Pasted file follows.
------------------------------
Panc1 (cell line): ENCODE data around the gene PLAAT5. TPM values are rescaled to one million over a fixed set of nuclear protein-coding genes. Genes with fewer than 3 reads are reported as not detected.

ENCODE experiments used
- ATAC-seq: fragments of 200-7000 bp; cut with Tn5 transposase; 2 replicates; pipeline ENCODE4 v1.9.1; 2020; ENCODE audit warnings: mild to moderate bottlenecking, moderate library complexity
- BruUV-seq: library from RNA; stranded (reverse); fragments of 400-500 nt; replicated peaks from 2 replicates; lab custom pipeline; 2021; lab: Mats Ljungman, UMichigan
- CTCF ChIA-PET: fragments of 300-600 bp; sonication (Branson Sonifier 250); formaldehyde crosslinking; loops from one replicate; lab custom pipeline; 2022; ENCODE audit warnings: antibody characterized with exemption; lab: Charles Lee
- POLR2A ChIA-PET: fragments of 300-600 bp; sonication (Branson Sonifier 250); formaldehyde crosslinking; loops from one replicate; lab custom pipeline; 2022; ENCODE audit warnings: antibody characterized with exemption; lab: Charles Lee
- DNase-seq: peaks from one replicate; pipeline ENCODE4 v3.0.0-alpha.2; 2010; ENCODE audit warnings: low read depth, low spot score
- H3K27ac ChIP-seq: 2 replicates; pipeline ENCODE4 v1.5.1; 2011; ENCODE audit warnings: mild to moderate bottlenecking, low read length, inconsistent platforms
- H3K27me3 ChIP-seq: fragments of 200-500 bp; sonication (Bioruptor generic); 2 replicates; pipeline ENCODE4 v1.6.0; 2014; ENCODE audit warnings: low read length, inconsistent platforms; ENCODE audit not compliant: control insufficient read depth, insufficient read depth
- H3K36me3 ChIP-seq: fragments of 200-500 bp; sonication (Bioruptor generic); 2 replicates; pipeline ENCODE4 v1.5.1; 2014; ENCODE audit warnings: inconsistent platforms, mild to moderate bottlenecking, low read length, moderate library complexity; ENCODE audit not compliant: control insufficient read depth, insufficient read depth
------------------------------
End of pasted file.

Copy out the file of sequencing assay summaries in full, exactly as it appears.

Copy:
Panc1 (cell line): ENCODE data around the gene PLAAT5. TPM values are rescaled to one million over a fixed set of nuclear protein-coding genes. Genes with fewer than 3 reads are reported as not detected.

ENCODE experiments used
- ATAC-seq: fragments of 200-7000 bp; cut with Tn5 transposase; 2 replicates; pipeline ENCODE4 v1.9.1; 2020; ENCODE audit warnings: mild to moderate bottlenecking, moderate library complexity
- BruUV-seq: library from RNA; stranded (reverse); fragments of 400-500 nt; replicated peaks from 2 replicates; lab custom pipeline; 2021; lab: Mats Ljungman, UMichigan
- CTCF ChIA-PET: fragments of 300-600 bp; sonication (Branson Sonifier 250); formaldehyde crosslinking; loops from one replicate; lab custom pipeline; 2022; ENCODE audit warnings: antibody characterized with exemption; lab: Charles Lee
- POLR2A ChIA-PET: fragments of 300-600 bp; sonication (Branson Sonifier 250); formaldehyde crosslinking; loops from one replicate; lab custom pipeline; 2022; ENCODE audit warnings: antibody characterized with exemption; lab: Charles Lee
- DNase-seq: peaks from one replicate; pipeline ENCODE4 v3.0.0-alpha.2; 2010; ENCODE audit warnings: low read depth, low spot score
- H3K27ac ChIP-seq: 2 replicates; pipeline ENCODE4 v1.5.1; 2011; ENCODE audit warnings: mild to moderate bottlenecking, low read length, inconsistent platforms
- H3K27me3 ChIP-seq: fragments of 200-500 bp; sonication (Bioruptor generic); 2 replicates; pipeline ENCODE4 v1.6.0; 2014; ENCODE audit warnings: low read length, inconsistent platforms; ENCODE audit not compliant: control insufficient read depth, insufficient read depth
- H3K36me3 ChIP-seq: fragments of 200-500 bp; sonication (Bioruptor generic); 2 replicates; pipeline ENCODE4 v1.5.1; 2014; ENCODE audit warnings: inconsistent platforms, mild to moderate bottlenecking, low read length, moderate library complexity; ENCODE audit not compliant: control insufficient read depth, insufficient read depth